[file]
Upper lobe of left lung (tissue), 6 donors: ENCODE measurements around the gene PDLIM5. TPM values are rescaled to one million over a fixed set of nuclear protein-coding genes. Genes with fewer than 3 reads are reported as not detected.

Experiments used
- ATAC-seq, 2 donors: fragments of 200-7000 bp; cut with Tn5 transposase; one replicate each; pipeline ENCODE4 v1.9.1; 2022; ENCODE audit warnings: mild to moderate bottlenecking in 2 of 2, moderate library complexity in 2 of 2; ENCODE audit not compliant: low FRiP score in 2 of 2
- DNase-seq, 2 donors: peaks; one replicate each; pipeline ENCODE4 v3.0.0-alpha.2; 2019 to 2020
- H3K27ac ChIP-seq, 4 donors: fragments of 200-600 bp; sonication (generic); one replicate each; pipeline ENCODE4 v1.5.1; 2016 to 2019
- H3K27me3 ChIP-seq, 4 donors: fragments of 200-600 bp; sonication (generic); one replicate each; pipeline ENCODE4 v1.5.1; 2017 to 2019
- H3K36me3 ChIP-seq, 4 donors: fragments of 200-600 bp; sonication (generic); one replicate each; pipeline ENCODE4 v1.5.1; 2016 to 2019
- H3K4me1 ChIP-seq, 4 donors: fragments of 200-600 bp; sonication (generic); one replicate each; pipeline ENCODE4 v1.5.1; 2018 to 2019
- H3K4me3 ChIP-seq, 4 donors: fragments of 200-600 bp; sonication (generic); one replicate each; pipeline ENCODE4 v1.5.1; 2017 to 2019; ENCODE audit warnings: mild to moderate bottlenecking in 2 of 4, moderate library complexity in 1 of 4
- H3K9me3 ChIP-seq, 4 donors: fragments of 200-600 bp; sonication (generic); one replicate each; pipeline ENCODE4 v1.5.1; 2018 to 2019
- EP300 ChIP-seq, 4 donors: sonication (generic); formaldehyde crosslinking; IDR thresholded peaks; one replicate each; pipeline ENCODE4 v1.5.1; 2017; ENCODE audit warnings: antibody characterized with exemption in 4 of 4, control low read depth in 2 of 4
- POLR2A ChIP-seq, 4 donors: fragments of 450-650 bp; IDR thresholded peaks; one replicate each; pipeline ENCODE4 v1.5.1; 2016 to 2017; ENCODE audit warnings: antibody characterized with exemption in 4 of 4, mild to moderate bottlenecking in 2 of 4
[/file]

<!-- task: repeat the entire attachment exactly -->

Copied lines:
Upper lobe of left lung (tissue), 6 donors: ENCODE measurements around the gene PDLIM5. TPM values are rescaled to one million over a fixed set of nuclear protein-coding genes. Genes with fewer than 3 reads are reported as not detected.

Experiments used
- ATAC-seq, 2 donors: fragments of 200-7000 bp; cut with Tn5 transposase; one replicate each; pipeline ENCODE4 v1.9.1; 2022; ENCODE audit warnings: mild to moderate bottlenecking in 2 of 2, moderate library complexity in 2 of 2; ENCODE audit not compliant: low FRiP score in 2 of 2
- DNase-seq, 2 donors: peaks; one replicate each; pipeline ENCODE4 v3.0.0-alpha.2; 2019 to 2020
- H3K27ac ChIP-seq, 4 donors: fragments of 200-600 bp; sonication (generic); one replicate each; pipeline ENCODE4 v1.5.1; 2016 to 2019
- H3K27me3 ChIP-seq, 4 donors: fragments of 200-600 bp; sonication (generic); one replicate each; pipeline ENCODE4 v1.5.1; 2017 to 2019
- H3K36me3 ChIP-seq, 4 donors: fragments of 200-600 bp; sonication (generic); one replicate each; pipeline ENCODE4 v1.5.1; 2016 to 2019
- H3K4me1 ChIP-seq, 4 donors: fragments of 200-600 bp; sonication (generic); one replicate each; pipeline ENCODE4 v1.5.1; 2018 to 2019
- H3K4me3 ChIP-seq, 4 donors: fragments of 200-600 bp; sonication (generic); one replicate each; pipeline ENCODE4 v1.5.1; 2017 to 2019; ENCODE audit warnings: mild to moderate bottlenecking in 2 of 4, moderate library complexity in 1 of 4
- H3K9me3 ChIP-seq, 4 donors: fragments of 200-600 bp; sonication (generic); one replicate each; pipeline ENCODE4 v1.5.1; 2018 to 2019
- EP300 ChIP-seq, 4 donors: sonication (generic); formaldehyde crosslinking; IDR thresholded peaks; one replicate each; pipeline ENCODE4 v1.5.1; 2017; ENCODE audit warnings: antibody characterized with exemption in 4 of 4, control low read depth in 2 of 4
- POLR2A ChIP-seq, 4 donors: fragments of 450-650 bp; IDR thresholded peaks; one replicate each; pipeline ENCODE4 v1.5.1; 2016 to 2017; ENCODE audit warnings: antibody characterized with exemption in 4 of 4, mild to moderate bottlenecking in 2 of 4